When a couple married, they were given a portion of land (roughly 1.5 acres), called a tupu, so that they could be self-sustaining. When they had a child, they received another half tupu. If a landowner died without an heir, the property returned to the ayllu, so that it could be redistributed in the future.
Working the land was a community practice. Men worked in teams of 7 or 8 for hoeing and tilling, and often sang as they worked. Women followed behind to break up clods and sow seeds. The children and teens were responsible for taking care of llamas and other camelids.
With this system in place, the Incas were able to produce coca, beans, maize, grains, potatoes, sweet potatoes, ulluco, oca, mashwa, peppers, tomatoes, peanuts, cashews, squash, cucumber, quinoa, gourd, cotton, carob, cherimoya, lucuma and avocado. Amazing!
The llama and alpaca herds played an integral part in Inca life, as well. They provided wool, meat, leather and transportation, especially for the army. The larger herds were often state-owned and consisted of tens of thousands of animals. And they were all counted and inventoried! Meticulously each critter was accounted for in a census conducted each November.
Llamas Graze the Hillsides of the Ancestral Park. The Llama is on the Right.
Surplus food was stored in storehouses called qollqa. There were thousands of these built all across the empire (think Starbucks!), and were arranged neatly according to population clusters. Officials kept careful accounts of what was stored, with the use of a quipu, which was a recording device of strings and knots.
Each qollqa was ingeniously engineered and was placed on a hillside to take advantage of cool breezes. Every structure had gravel floors and drainage canals, as well as, roof and floor ventilation to keep the foodstuff dry. Generally, food could be stored for up to 2 years. Some of the food was even freeze-dried and had a qollqa “shelf life” of up to 4 years.
When crops failed or there was drought, food was doled out to the masses…and no one went hungry.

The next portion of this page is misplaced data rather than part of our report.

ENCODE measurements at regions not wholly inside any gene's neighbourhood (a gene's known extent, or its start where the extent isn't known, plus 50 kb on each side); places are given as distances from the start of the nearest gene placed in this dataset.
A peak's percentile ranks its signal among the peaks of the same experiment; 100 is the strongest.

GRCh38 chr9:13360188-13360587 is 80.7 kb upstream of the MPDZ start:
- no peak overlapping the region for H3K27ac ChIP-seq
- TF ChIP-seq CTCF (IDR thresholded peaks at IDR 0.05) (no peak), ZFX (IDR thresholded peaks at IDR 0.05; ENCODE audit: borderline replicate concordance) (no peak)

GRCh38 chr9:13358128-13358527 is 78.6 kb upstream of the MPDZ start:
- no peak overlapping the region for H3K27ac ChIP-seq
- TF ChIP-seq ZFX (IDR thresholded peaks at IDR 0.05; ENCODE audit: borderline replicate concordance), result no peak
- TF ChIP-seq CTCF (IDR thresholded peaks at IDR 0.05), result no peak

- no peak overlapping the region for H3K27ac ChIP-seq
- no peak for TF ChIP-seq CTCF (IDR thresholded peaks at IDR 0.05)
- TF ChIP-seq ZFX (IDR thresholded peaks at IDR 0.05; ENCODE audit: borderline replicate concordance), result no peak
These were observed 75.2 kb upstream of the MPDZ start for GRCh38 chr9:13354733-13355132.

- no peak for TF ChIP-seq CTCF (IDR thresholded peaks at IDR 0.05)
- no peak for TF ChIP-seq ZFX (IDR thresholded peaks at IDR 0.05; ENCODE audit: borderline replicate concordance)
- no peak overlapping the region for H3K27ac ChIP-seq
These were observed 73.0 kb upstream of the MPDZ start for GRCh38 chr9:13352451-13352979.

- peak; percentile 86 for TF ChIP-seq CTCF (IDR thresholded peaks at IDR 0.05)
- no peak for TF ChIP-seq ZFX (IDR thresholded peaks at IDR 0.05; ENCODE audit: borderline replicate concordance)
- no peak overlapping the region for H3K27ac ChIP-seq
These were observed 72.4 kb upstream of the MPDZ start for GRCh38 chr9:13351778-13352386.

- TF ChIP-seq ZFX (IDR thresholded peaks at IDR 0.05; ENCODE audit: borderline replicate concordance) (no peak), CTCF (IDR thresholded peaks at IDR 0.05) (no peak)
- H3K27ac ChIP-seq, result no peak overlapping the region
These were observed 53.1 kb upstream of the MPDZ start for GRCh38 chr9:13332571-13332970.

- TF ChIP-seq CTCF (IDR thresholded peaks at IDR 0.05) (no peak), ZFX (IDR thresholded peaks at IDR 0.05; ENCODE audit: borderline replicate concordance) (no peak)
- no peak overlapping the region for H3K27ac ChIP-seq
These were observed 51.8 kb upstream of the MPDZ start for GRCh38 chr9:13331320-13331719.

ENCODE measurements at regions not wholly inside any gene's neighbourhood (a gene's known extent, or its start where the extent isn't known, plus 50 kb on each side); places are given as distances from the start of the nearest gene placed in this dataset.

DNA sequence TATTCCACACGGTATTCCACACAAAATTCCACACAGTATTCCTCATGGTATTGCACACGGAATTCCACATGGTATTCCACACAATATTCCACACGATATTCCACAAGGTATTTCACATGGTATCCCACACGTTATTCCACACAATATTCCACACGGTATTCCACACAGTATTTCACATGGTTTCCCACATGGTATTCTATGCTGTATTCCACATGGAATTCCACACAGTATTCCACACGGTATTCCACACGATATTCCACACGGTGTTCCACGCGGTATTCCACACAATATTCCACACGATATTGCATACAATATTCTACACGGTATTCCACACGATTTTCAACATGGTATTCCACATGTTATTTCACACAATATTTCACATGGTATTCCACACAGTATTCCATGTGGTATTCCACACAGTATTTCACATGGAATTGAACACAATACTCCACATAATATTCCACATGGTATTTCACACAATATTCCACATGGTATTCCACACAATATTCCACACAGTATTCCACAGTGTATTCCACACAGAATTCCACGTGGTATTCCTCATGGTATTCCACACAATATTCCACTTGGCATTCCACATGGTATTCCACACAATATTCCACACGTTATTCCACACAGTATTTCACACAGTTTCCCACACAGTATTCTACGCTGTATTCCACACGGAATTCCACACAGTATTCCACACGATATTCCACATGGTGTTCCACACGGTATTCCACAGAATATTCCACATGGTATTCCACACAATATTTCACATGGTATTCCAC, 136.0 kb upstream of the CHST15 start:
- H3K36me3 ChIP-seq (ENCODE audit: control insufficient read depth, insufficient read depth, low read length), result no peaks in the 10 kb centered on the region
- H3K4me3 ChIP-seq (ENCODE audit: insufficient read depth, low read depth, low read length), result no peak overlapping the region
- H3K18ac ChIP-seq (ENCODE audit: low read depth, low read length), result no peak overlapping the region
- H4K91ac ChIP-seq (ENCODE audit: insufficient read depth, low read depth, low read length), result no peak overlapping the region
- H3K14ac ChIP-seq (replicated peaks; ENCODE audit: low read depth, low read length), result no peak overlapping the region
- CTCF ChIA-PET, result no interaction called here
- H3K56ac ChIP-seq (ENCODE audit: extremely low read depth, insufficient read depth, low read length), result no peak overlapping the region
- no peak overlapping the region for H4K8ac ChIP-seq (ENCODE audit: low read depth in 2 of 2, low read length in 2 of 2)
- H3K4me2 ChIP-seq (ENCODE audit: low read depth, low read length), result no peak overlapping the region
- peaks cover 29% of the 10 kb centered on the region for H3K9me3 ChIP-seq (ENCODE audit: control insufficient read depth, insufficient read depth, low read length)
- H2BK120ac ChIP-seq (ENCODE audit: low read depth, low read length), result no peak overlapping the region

Crops of Watermelons, Maize and Corn at the Ancestral Park
Well, just like many good things that come to an end, such was the case for the Inca Empire.
In 1532, a Spanish dude named Francisco Pizarro, sailed to South America and set his sights on conquering the Incas. And conquer he did. Within 20 years, the Inca Empire was in ruins and the Spanish took possession of the Inca cities and wealth.
So if you are a history buff, you’re going to love this. Pizarro came to South America with only 160 Spaniards. The Inca Empire had millions. This is probably one of the greatest David and Goliath stories in history, and here’s how he did it (in 6 easy steps).
1. Spain Got Lucky
So the ruler of the Inca Empire had died and his two sons both thought they should take over. A brutal civil war ensued and lasted four years. So much for the two-party system for the Incas! In 1532, Atahualpa (one of the two sons) was victorious, but the empire was in sad shape because of the struggle. It was at this exact time that Pizarro and his men showed up. Timing is everything!
2. Inca Made Mistakes
Once the Spanish arrived, Atahualpa agreed to meet with them, thinking they were no threat (160 to millions, remember). And they, the Spaniards, captured him. Wow! So much for diplomacy! The Inca generals were then afraid to attack, fearing for their leader’s safety.